Results

Characterization of sFLG

A typical image of sFLG is shown in Fig. 1A with graphene flakes smaller than 100 nm and a size distribution with a major component of around 40 nm (Fig. 1B). Raman spectroscopy was used to determine better the properties of these flakes. A representative Raman spectrum is shown in Fig. 1C, with characteristic graphene bands D, G, D′ and 2D observed (1350, 1580, 1600, and 2700 cm–1, respectively). The main band, the G band, exists for all sp2 carbon systems, the 2D band originates from the in-plane breathing-like mode of the carbon rings, and the D band is a disorder-induced band32. Meanwhile, D' appears as a shoulder on the G band and, like the D band, this also requires defects, although if the amount of disorder increases the G and D' bands can merge, as in the case of graphene oxide33,34. The relation between the intensities of the 2D (I2D) and G (IG) bands, and its full width at half maximum (FWHM), were used to determine the number of layers (NG) in sFLG35,36,37. The observed value I2D/IG = 0.543 and the FWHM of 64 cm–1 are consistent with the presence of FLG38. Moreover, the information obtained from the 2D position and the equation described by Paton et al.39 allows an average number of three layers to be calculated. The intensity ratio between the D and G bands (ID/IG) (ID/IG = 1.4) was used to quantify the density of defects in graphene40,41, but this value also correlates with the presence of small flakes. Meanwhile, XPS (Fig. 1E) was used to evaluate the functional groups in the sample. From the C1s spectra, it is possible to observe the presence of sp2 carbon bonds at 284.5 eV, C–O–C bonds at 286.4 eV, C=O bonds at 287.8 eV and C(O)O bonds at 289.3 eV, with a C/O ratio of 6.47. Thermogravimetric analysis (Fig. 1D) of sFLG performed under a nitrogen atmosphere is consistent with the XPS results, with a weight loss of 33% at 600 ºC due to the loss of residual oxygen-containing groups at the edges of the graphene sheets. Moreover, elemental analysis of sFLG gave average values of C (90.16 wt%), H (0.69 wt%), N (0.08 wt%), S (0.07 wt%) and O (9.00 wt%) (Fig. 1F). Finally, in order to determine possible metal traces, total reflection X-ray fluorescence (TXRF) was employed (Supplementary Fig. S1) and this confirmed the absence of metal contamination.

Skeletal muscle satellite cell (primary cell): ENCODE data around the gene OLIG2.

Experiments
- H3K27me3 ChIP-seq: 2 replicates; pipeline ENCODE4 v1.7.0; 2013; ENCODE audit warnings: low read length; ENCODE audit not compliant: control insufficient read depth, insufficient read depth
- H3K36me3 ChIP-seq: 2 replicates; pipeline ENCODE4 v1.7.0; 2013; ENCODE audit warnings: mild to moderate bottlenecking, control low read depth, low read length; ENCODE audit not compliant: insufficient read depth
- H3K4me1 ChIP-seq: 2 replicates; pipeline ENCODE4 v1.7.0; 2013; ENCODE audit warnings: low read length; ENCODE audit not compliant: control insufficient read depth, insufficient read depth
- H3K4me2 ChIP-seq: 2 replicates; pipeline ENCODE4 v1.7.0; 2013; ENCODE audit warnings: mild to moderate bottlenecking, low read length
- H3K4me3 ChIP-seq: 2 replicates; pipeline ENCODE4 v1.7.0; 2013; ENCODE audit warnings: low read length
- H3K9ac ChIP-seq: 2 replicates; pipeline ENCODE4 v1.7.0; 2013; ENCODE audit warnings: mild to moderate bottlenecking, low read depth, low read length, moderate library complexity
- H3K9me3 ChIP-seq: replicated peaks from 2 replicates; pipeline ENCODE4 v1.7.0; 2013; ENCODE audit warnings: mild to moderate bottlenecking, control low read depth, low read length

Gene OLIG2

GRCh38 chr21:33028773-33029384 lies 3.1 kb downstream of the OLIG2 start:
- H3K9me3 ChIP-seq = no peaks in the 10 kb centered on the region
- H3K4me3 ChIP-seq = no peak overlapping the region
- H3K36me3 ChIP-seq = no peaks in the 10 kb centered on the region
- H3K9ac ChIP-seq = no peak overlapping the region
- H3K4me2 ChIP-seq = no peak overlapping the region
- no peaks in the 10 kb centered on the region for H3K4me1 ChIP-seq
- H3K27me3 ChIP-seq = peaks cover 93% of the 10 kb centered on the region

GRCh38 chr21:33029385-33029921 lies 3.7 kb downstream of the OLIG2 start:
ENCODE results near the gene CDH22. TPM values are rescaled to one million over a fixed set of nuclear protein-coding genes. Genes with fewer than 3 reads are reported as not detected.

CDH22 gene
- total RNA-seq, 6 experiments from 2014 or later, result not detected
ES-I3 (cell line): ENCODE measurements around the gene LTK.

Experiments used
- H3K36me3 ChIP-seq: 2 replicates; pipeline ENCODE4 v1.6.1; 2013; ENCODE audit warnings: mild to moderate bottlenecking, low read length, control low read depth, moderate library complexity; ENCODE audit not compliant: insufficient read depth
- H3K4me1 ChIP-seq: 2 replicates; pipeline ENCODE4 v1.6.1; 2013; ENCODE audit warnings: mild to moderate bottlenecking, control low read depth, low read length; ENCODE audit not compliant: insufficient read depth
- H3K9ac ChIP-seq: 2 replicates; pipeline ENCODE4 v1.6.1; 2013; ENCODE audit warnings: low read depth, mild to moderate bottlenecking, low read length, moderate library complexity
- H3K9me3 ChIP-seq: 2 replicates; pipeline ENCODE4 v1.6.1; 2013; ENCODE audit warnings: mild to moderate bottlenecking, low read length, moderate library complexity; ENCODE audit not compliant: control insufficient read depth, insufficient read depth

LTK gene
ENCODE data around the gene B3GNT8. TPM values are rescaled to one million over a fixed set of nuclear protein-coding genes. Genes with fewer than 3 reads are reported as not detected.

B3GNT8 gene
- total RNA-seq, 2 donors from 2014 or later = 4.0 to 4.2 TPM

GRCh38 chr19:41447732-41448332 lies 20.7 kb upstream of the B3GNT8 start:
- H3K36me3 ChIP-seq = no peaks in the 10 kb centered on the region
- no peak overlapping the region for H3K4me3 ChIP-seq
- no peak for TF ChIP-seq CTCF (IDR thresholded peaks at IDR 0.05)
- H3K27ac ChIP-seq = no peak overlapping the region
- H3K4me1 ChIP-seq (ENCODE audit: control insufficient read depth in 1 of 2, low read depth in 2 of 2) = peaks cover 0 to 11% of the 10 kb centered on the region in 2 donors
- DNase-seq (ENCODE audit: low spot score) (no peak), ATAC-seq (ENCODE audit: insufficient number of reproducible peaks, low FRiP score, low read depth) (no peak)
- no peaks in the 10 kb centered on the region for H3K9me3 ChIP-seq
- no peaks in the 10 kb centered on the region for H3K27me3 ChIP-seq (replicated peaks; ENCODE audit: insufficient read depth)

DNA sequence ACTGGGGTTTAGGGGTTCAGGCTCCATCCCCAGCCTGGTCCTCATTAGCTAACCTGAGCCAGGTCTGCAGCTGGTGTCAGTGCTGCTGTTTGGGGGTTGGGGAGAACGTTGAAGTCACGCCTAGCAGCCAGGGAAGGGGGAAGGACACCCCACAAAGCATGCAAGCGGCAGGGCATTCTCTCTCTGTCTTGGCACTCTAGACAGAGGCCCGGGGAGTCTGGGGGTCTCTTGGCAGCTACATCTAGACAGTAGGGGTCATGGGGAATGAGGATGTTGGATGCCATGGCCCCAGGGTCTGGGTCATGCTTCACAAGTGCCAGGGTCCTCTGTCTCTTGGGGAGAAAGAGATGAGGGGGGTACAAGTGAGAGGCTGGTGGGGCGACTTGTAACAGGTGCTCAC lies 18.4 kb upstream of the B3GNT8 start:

Figure 1
figure 1

Characterization of sFLG by: (A) HRTEM Image, (B) size distribution of graphene sheets, (C) Raman spectra, (D) TGA results in a nitrogen atmosphere, (E) XPS results and (F) elemental analysis.

Effects of sFLG on cell viability